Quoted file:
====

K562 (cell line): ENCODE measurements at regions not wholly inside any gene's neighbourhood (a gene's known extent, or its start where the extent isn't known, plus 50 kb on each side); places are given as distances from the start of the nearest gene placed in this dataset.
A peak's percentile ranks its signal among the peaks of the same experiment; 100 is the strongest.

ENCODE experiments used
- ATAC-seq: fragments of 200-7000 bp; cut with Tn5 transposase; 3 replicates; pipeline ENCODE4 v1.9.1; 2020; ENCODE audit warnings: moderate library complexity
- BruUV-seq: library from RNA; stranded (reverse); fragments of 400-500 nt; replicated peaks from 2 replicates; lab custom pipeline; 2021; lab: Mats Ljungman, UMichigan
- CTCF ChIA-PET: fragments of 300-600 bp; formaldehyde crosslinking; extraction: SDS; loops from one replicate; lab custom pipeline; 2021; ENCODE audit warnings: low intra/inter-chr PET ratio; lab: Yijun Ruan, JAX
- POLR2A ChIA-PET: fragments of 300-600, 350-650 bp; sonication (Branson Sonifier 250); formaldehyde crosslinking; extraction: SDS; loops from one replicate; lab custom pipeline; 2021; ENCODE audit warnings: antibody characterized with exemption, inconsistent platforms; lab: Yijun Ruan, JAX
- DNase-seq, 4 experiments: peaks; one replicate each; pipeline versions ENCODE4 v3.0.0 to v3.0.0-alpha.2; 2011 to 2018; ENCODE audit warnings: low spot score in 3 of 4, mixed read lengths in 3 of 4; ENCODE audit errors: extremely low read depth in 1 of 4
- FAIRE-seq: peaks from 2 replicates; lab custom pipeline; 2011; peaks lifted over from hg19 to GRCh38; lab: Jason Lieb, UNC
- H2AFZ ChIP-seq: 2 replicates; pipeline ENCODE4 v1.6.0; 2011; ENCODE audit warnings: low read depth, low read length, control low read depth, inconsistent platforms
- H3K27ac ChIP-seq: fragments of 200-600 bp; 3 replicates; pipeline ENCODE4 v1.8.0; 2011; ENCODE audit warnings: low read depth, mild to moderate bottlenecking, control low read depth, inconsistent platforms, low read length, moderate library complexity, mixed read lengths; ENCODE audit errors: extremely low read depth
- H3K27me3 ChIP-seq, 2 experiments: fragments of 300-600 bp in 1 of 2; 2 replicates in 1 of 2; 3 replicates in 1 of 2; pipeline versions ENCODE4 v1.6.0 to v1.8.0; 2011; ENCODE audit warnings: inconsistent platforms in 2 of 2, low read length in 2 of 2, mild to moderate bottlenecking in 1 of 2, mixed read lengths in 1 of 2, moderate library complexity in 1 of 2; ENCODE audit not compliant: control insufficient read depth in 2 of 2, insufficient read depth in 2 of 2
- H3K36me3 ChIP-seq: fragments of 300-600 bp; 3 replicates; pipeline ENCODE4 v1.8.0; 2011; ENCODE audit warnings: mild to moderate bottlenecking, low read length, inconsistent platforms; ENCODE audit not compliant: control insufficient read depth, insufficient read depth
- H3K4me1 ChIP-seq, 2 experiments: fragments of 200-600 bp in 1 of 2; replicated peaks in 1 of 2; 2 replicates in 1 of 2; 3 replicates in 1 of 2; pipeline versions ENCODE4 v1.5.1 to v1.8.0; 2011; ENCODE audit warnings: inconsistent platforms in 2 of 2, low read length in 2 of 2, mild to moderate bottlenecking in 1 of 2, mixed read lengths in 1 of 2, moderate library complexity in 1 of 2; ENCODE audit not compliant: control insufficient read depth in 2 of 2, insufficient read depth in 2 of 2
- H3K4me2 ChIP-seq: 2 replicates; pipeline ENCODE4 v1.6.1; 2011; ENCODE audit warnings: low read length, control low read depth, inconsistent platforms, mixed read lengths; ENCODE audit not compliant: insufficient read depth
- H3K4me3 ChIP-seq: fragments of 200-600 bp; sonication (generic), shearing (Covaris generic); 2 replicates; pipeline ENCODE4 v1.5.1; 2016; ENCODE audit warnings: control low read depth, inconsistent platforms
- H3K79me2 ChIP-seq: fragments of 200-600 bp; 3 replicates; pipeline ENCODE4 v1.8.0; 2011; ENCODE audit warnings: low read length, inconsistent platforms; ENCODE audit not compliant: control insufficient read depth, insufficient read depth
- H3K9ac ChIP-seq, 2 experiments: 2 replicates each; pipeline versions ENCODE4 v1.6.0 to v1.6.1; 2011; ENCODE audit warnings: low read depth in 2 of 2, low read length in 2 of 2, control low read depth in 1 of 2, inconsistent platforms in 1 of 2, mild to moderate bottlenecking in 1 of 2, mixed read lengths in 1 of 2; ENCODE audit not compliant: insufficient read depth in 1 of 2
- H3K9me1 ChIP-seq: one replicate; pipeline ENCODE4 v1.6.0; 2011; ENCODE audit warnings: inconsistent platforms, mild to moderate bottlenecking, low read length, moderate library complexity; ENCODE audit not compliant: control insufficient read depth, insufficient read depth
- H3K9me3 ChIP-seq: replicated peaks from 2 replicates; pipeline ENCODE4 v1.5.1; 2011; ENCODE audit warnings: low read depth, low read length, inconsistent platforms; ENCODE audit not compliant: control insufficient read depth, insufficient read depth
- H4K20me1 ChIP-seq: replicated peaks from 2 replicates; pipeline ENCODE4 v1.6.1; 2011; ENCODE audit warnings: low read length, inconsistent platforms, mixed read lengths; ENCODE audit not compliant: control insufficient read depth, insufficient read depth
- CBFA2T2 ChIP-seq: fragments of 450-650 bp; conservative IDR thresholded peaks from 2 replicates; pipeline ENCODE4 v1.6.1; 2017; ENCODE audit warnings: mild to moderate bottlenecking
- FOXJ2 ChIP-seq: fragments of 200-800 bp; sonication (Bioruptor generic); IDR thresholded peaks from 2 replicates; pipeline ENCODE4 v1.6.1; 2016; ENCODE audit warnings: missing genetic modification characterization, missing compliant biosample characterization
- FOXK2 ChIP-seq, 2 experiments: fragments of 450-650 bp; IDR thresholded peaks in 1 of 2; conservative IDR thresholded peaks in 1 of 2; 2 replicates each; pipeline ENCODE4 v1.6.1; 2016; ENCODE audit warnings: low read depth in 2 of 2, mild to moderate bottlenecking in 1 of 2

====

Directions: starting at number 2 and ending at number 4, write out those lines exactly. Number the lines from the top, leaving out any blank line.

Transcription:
A peak's percentile ranks its signal among the peaks of the same experiment; 100 is the strongest.

ENCODE experiments used
- ATAC-seq: fragments of 200-7000 bp; cut with Tn5 transposase; 3 replicates; pipeline ENCODE4 v1.9.1; 2020; ENCODE audit warnings: moderate library complexity